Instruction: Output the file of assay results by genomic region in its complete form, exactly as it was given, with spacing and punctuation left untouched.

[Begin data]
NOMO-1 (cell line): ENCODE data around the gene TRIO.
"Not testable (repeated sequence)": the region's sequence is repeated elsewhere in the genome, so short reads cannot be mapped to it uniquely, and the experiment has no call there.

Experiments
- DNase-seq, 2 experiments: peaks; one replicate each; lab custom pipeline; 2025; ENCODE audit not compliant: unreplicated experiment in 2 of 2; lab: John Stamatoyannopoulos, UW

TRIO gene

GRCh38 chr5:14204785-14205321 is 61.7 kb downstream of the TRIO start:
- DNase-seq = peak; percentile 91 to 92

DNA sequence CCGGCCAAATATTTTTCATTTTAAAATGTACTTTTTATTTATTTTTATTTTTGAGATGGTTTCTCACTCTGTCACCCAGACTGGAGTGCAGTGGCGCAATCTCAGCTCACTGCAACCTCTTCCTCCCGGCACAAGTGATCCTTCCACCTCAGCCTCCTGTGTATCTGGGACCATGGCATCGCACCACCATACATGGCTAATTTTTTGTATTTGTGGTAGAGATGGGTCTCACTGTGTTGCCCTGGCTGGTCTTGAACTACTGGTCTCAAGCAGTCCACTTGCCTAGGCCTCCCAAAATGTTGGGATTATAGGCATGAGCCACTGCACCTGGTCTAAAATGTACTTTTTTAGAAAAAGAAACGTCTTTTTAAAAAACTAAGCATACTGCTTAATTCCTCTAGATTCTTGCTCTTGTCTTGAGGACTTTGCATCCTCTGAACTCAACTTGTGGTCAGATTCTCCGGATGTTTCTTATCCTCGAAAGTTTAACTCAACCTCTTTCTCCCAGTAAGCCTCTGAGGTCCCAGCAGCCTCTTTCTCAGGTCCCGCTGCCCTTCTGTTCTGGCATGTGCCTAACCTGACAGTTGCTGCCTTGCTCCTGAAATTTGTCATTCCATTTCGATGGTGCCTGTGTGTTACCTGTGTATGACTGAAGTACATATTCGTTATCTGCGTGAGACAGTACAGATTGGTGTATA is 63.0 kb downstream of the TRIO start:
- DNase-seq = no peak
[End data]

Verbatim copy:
NOMO-1 (cell line): ENCODE data around the gene TRIO.
"Not testable (repeated sequence)": the region's sequence is repeated elsewhere in the genome, so short reads cannot be mapped to it uniquely, and the experiment has no call there.

Experiments
- DNase-seq, 2 experiments: peaks; one replicate each; lab custom pipeline; 2025; ENCODE audit not compliant: unreplicated experiment in 2 of 2; lab: John Stamatoyannopoulos, UW

TRIO gene

GRCh38 chr5:14204785-14205321 is 61.7 kb downstream of the TRIO start:
- DNase-seq = peak; percentile 91 to 92

DNA sequence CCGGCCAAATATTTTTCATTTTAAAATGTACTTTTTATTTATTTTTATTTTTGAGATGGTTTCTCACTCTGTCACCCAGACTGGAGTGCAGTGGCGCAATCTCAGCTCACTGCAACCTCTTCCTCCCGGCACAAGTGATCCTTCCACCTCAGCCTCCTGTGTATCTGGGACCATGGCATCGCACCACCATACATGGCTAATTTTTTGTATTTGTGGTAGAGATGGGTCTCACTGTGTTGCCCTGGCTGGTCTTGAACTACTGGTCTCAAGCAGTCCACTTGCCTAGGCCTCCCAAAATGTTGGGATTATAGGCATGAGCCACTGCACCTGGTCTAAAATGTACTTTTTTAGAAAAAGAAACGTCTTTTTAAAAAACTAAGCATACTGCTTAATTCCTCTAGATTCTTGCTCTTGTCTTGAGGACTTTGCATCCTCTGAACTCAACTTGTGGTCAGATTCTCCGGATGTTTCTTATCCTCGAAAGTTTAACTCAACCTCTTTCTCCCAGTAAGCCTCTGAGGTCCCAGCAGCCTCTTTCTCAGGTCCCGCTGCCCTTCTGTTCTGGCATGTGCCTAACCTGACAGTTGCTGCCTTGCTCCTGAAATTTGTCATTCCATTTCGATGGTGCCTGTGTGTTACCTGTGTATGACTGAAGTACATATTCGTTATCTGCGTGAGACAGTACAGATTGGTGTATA is 63.0 kb downstream of the TRIO start:
- DNase-seq = no peak